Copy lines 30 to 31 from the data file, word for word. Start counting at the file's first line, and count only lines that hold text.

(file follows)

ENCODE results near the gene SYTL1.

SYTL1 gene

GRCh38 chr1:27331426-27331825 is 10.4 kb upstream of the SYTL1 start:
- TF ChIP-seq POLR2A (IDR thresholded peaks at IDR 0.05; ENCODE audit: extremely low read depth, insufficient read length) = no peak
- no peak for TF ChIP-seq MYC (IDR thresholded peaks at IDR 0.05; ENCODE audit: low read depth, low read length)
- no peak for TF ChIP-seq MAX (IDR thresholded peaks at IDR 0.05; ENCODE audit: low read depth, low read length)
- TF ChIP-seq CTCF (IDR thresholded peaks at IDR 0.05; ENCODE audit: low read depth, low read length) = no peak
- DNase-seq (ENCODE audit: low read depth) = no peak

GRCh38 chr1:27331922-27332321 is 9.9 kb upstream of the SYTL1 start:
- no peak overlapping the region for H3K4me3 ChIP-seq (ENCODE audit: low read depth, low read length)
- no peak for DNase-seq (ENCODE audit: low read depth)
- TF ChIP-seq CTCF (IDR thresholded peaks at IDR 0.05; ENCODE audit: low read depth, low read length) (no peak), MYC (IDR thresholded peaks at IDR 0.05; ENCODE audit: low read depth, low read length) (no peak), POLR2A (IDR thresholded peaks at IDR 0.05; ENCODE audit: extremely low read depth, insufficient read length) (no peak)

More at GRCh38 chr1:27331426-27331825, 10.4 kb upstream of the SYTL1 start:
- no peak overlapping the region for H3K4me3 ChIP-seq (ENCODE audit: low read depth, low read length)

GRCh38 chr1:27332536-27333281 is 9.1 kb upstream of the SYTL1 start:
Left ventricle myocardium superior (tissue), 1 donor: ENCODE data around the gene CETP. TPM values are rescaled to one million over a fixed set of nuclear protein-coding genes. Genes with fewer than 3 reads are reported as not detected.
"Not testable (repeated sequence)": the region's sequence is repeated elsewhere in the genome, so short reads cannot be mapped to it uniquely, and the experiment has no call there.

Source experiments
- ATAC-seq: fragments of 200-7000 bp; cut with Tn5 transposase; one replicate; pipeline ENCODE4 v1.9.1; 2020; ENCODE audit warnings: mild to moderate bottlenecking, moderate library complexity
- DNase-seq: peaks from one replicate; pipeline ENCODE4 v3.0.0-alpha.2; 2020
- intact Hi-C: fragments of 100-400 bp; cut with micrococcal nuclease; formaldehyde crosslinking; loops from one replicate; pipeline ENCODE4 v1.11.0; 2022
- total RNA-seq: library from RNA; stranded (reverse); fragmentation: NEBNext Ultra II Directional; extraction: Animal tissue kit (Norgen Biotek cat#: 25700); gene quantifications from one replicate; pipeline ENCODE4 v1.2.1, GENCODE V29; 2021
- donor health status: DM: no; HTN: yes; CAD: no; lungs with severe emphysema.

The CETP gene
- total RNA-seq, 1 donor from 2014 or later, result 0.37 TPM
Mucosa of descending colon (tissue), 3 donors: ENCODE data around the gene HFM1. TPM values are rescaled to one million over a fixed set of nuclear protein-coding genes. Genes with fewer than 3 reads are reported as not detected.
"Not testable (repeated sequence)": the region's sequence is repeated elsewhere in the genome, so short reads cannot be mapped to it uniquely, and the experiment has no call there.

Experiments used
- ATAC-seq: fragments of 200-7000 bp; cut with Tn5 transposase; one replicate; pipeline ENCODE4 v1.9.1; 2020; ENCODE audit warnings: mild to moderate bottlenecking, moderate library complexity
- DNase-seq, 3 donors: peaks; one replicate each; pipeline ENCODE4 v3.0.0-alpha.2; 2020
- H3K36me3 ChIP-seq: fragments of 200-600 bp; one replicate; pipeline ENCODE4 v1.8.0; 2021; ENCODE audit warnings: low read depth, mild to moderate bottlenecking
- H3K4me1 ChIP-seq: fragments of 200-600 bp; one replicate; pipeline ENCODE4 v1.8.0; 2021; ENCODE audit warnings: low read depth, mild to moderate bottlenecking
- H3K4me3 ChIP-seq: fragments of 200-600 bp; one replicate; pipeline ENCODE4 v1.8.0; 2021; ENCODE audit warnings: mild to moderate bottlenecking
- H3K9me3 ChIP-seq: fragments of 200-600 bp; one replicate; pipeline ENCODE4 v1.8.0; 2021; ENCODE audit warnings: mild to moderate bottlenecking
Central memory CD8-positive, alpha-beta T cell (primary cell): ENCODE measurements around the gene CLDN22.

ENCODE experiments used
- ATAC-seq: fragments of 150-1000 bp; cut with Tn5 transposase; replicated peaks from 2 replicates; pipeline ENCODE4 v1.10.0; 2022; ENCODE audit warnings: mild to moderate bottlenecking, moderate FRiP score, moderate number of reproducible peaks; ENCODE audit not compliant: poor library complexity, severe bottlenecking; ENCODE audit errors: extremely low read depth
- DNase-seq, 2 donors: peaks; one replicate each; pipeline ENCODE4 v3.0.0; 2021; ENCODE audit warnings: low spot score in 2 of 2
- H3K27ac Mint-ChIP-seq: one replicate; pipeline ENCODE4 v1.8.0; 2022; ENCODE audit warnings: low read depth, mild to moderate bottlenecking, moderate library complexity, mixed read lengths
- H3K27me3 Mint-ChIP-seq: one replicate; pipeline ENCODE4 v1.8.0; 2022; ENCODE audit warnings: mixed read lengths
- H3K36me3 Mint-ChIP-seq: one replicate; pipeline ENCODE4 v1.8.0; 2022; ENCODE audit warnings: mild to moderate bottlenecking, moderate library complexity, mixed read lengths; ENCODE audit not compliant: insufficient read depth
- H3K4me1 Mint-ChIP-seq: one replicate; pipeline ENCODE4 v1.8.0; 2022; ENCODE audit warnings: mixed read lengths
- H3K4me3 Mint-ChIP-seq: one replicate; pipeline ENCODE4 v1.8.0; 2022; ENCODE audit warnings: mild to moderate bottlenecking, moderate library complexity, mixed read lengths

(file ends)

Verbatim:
- DNase-seq, 3 donors: peaks; one replicate each; pipeline ENCODE4 v3.0.0-alpha.2; 2020
- H3K36me3 ChIP-seq: fragments of 200-600 bp; one replicate; pipeline ENCODE4 v1.8.0; 2021; ENCODE audit warnings: low read depth, mild to moderate bottlenecking